Cultivation/Production, Europe, UK, Ireland, Trends, Weather/Climate

Climate crisis? Europe’s potato industry falls victim to extreme weather

Extreme weather events are severely impacting Europe’s potato industry, leading to a significant drop in overall potato output and record high prices, as Richard Halleron reports for Agriland.

Last year was the second warmest on record in Europe, and the drought conditions resulted in about two million tonnes less harvest than normal across northern Europe, the UK, and Ireland. This has caused a surge in potato prices, especially in the processing sector.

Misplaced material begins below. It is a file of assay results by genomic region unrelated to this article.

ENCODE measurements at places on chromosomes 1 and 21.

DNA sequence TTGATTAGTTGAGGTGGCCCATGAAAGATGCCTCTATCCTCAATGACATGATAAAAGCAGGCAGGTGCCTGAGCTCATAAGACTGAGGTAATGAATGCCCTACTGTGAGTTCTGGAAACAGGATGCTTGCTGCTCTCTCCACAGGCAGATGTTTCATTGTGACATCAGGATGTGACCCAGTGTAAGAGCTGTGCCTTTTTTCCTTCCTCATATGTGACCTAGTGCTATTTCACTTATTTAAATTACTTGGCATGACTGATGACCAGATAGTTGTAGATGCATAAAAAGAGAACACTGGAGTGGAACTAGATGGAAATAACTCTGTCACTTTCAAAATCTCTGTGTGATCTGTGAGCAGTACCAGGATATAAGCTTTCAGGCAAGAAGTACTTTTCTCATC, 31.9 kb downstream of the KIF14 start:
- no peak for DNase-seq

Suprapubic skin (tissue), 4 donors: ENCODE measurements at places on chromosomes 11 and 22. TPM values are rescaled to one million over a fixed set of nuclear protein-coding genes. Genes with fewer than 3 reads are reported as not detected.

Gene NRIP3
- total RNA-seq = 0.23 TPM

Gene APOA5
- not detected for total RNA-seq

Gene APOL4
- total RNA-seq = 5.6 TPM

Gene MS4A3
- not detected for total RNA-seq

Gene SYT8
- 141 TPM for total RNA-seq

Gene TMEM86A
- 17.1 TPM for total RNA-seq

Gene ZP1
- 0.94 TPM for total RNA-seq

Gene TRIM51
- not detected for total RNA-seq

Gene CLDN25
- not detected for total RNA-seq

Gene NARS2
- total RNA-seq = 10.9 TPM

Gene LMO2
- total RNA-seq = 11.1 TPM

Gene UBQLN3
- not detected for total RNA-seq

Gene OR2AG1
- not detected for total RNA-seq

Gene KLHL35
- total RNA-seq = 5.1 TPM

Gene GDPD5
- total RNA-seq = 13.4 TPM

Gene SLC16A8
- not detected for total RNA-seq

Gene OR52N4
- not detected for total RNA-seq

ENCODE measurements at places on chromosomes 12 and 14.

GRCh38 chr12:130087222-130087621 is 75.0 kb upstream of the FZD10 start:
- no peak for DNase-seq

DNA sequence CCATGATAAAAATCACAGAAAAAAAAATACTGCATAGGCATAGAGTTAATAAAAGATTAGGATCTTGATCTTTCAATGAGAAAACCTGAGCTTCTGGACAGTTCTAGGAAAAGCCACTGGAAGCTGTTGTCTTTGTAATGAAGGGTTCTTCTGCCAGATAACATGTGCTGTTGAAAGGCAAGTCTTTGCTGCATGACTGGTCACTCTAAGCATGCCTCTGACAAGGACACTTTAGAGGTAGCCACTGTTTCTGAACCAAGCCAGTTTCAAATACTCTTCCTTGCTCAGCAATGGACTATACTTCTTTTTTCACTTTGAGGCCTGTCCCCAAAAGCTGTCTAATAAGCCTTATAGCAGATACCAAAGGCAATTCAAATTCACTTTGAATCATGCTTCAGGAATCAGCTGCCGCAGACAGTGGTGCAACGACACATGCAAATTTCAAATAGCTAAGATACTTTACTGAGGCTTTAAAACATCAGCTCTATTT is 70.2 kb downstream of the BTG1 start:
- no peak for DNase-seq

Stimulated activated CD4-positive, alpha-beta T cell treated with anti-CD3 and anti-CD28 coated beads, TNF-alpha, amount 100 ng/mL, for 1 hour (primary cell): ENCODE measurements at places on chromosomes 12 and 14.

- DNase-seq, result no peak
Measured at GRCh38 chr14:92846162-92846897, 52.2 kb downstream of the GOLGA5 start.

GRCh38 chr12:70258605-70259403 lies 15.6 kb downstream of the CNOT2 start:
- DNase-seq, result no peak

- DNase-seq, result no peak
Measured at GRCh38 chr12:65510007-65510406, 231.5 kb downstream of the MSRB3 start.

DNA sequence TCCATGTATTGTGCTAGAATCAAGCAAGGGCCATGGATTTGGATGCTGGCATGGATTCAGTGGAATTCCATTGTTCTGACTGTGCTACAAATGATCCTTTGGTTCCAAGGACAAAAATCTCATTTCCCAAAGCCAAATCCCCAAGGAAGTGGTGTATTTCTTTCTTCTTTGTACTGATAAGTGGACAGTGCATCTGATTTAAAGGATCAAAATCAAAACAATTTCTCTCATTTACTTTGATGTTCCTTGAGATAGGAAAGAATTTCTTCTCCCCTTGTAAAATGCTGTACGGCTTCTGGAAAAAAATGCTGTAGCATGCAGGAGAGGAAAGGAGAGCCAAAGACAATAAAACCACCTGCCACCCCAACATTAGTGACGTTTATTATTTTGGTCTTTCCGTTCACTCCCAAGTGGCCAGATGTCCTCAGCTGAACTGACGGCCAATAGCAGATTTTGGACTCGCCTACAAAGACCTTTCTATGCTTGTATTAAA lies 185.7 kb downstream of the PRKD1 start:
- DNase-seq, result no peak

It is normally accepted that Irish and UK potato crops will reach full ground cover by the summer solstice – June 21. “In the vast majority of case, this target growth indicator will not be achieved in 2023. The end result will be a significant drop-off in yields come this year’s harvest,” says Angus Wilson, chairman of Wilson’s Country Potatoes.

Moreover, the excessive export of potatoes to other European countries has depleted the Irish and UK potato stocks to their lowest levels. Additionally, recent floods in Italy and southern Europe, and a cold, wet spring in Ireland have delayed planting activities, potentially causing a significant yield drop this year.

This crisis, further exacerbated by high input and storage costs, could stretch into 2024.

Source: Agriland. Read the full story here
Photo: Early potato crops looking good in Ireland. Credit Agriland

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